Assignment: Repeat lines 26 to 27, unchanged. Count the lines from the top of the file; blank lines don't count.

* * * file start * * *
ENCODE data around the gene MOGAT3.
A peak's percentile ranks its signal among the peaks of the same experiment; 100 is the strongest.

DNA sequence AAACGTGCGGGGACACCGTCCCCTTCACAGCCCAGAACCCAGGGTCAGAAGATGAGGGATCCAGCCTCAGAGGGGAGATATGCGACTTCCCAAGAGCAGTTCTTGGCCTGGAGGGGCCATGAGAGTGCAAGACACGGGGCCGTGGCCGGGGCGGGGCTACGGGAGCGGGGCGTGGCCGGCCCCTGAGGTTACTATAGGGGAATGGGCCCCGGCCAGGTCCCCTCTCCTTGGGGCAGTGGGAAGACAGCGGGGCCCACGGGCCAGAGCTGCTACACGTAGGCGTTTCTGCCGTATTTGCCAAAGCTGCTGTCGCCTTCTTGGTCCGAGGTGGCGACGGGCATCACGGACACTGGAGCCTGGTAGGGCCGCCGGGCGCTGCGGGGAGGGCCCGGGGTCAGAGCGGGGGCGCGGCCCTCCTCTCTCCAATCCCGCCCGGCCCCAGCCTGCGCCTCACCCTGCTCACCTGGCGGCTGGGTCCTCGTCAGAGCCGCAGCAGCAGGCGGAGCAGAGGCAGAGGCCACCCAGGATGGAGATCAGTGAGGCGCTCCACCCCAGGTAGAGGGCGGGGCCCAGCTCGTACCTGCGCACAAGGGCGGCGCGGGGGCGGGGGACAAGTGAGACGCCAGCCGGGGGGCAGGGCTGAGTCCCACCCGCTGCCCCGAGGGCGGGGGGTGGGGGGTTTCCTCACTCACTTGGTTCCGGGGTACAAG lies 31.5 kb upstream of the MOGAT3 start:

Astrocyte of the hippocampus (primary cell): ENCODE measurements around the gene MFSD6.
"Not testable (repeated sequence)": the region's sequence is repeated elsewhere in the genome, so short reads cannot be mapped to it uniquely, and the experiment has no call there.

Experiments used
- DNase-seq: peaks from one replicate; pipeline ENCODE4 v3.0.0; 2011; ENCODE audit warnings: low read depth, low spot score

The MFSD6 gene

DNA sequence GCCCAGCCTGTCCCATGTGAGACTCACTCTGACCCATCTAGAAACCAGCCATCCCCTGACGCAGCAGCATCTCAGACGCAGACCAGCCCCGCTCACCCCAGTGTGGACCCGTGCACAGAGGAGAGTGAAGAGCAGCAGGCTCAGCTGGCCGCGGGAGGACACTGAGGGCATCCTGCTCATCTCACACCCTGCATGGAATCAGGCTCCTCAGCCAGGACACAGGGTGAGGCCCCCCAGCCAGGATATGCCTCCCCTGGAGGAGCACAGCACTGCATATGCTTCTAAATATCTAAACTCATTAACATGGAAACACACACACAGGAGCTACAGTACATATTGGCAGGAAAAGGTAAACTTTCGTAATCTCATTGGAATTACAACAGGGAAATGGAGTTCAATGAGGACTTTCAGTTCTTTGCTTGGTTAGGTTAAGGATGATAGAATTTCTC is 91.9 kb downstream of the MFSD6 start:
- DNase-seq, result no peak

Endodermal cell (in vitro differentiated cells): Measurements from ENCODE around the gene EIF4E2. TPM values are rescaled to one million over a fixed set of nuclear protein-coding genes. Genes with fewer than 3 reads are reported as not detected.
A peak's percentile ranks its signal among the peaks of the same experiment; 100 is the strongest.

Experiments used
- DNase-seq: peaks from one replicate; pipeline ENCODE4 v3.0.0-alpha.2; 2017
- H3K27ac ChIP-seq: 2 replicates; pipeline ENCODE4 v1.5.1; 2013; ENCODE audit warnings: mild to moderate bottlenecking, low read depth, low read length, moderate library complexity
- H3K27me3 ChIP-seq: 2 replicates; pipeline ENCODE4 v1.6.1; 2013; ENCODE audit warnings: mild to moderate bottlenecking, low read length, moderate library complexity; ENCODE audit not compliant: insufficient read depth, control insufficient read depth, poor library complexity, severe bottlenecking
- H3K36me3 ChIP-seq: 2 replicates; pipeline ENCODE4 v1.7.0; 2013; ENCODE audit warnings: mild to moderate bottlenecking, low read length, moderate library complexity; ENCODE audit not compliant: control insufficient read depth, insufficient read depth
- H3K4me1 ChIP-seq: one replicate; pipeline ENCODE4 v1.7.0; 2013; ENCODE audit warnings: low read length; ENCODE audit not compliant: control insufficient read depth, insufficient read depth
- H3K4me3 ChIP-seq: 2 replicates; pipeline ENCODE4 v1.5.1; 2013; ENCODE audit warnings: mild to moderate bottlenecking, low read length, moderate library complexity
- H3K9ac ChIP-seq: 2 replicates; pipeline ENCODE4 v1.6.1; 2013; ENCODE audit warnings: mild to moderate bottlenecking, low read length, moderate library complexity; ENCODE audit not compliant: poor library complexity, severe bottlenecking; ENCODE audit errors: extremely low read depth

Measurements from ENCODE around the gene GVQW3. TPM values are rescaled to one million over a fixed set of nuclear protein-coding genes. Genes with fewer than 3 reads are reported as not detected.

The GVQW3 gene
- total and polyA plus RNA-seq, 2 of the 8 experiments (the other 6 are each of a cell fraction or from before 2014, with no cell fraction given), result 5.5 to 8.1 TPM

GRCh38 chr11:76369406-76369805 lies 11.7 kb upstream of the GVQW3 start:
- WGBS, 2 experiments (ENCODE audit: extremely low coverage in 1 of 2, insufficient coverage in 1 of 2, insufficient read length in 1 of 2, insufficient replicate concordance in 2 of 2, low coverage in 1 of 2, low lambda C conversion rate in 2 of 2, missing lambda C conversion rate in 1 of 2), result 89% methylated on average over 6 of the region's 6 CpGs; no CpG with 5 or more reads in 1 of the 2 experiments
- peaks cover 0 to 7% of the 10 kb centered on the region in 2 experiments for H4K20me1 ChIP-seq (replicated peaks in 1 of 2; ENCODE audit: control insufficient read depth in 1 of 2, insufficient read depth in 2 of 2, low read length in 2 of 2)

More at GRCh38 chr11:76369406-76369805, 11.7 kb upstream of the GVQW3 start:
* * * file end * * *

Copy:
- peaks cover 0 to 7% of the 10 kb centered on the region in 2 experiments for H4K20me1 ChIP-seq (replicated peaks in 1 of 2; ENCODE audit: control insufficient read depth in 1 of 2, insufficient read depth in 2 of 2, low read length in 2 of 2)

More at GRCh38 chr11:76369406-76369805, 11.7 kb upstream of the GVQW3 start: